Members of Congress are currently considering more than 10 patent reform bills, most of which are designed to address the so-called "patent troll" problem.
Patent trolls, known less derisively as non-practicing entities, are companies that acquire intellectual property and use it to generate money through licensing fees rather than to create their own products.
Critics of patent trolls feel they can be a drain on innovation because they aren't developing any new products, but instead are taking money from inventors, who may be accidentally infringing, through costly litigation or settlements.
The most prominent bill attempting to tackle this issue is the Innovation Act (HR 3309), which recently passed the House of Representatives.
Local industry leaders, including the San Diego trade organization Connect, feel the legislation comes too soon after Congress passed its latest patent reform bill, the American Invents Act, in September 2011, and the proposed changes could end up harming America's innovation economy.
"A lot of people in the intellectual property field think it's a little too early to fix something that's only been in place for a couple of years," said San Diego's Antony Novom, who is an attorney with Sughrue Mion. "The (consensus) is kind of, 'Slow down Congress. Don't do anything rash, and make sure anything that's passed into law fixes any of the perceived problems."
Patent holders also are concerned about the unintended consequences.
"When you try to stop what 'patent trolls' are doing to industry segments, you may inadvertently stifle legitimate entrepreneurs and legitimate inventors," said Steve Korniczky, co-chair of Sheppard, Mullin, Richter & Hampton's intellectual property practice group and a partner in San Diego. "You have to be careful not to throw the baby out with the bathwater."
One of the most controversial aspects of the Innovation Act is the proposal to award attorneys' fees and expenses to the prevailing party. Currently, the law only allows for this action in "exceptional" cases.
Novom said the change to a "loser pays" system might cause smaller companies and universities to "think twice about trying to enforce their patents because they don't want to be on the hook for the attorneys' fees of the other guy."
The proposed bill also automatically joins all interested parties in a complaint -- even investors. The plaintiff would have to name all parties who have a financial interest in the complaint, and they all would be liable should the lawsuit fail.
The provision is meant to discourage plaintiffs from hiding behind shell corporations but could end up hurting entrepreneurs who depend on start-up money from angel investors.
"If an investor is potentially on the hook to pay litigation costs if they're on the losing side, then what's the incentive for them to invest," Novom said. "Some say this whole thing could put an end to angel investors and hurt innovation."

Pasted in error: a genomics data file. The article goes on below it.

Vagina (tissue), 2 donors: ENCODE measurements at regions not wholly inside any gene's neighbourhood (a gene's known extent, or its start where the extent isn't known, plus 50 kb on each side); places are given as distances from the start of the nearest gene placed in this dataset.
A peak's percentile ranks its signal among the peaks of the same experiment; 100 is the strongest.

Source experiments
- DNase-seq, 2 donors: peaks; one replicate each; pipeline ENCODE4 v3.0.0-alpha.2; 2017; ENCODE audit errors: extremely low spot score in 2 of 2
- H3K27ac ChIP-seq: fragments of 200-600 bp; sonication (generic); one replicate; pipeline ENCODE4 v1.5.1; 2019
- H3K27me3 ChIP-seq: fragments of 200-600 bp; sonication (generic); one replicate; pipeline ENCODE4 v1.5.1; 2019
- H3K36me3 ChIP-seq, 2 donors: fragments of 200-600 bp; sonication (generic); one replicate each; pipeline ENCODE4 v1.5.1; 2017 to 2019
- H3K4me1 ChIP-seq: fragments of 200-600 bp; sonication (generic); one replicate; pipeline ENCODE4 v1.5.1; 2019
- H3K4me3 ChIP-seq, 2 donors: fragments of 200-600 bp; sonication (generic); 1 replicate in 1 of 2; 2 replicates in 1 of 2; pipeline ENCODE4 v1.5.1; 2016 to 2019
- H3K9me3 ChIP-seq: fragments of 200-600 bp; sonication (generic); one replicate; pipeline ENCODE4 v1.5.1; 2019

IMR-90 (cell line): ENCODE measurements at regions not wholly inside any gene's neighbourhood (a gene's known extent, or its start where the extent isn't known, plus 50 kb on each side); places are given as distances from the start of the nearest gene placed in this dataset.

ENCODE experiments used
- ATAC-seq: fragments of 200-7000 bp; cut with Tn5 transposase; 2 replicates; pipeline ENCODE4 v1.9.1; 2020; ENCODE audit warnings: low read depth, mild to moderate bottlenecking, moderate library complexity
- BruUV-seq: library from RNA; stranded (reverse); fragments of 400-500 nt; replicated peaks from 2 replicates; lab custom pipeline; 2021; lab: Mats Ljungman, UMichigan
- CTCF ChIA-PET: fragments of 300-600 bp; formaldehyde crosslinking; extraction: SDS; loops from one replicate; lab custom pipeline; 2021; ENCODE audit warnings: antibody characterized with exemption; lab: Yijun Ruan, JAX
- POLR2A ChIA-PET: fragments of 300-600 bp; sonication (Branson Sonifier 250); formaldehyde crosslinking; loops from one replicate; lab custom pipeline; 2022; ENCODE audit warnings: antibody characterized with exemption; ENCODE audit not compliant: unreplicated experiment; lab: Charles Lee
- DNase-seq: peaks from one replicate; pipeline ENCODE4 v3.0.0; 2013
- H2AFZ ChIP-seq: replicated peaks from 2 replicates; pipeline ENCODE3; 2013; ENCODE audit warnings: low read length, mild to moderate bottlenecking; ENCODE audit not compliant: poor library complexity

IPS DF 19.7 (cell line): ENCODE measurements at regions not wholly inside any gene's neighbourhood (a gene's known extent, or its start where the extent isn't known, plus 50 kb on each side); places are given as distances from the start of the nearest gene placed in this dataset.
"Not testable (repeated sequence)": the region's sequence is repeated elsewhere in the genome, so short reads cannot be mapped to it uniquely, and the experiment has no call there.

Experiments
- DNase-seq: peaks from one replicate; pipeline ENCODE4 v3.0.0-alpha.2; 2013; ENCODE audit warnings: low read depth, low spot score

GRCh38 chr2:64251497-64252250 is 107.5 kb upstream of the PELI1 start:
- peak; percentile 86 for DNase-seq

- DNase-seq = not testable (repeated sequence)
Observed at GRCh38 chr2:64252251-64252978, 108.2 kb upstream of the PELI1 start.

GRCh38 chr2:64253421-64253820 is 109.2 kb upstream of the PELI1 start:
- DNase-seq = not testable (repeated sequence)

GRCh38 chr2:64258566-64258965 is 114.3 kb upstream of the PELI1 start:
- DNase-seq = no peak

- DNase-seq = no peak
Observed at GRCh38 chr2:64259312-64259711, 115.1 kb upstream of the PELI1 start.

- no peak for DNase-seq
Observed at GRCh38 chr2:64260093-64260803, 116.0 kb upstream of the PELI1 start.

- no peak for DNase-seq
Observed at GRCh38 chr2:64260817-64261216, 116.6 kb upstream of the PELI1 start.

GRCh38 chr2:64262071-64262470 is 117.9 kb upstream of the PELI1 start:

Another provision in the bill delays discovery, which could have the unintended consequence of driving up litigation costs. In some cases, an expanded discovery process before trial can get at the root of a dispute and solve it before the parties have to go to court.
"I'm happy folks are thinking about the patent system but I'm concerned about attempts to fix aspects of our patent system in piecemeal fashion," Sheppard Mullin's Korniczky said. "When you start changing one aspect of the statute, you invariably affect a different aspect of the statute. My concern is that the legislation may create other problems."
The Innovation Alliance, a trade group representing a variety of innovators and patent owners, has expressed concern of the recent bills as well.
In a letter to Senate Judiciary chairman Patrick Leahy (D-Vt.) and ranking member Charles Grassley (R-Iowa), the Innovation Alliance urged caution in making any legislative change.
"The America Invents Act was fully implemented less than a year ago, and its effect on our patent system has yet to be fully understood or appreciated," the letter read. "Any changes that are made should not undermine U.S. patents, their robust enforcement, or the existing economic incentives for companies of all sizes to invest in new jobs, research, and development."
The group said the American patent system is a driving engine of the economy.
"Weakening the protections of the patent system would surely result in the loss of America’s creative, technological, and economic edge," the letter read.
One provision that isn't getting much pushback is the proposal to require plaintiffs to be more specific about what infringement they claim is taking place.
The Innovation Act, however, does not address demand letters to the extent that other bills do.
Novom said demand letters can be really problematic. Currently, non-practicing entities can send out thousands of generic demand letters seeking payment, and they will get quick settlements simply because smaller companies are afraid to engage in litigation.
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July 11, 2012 -- George Chamberlin speaks with David Hale, CEO of Hale BioPharmaVentures, and Duane Roth, CEO of Connect, about San Diego's biotech industry and innovations that come from this region.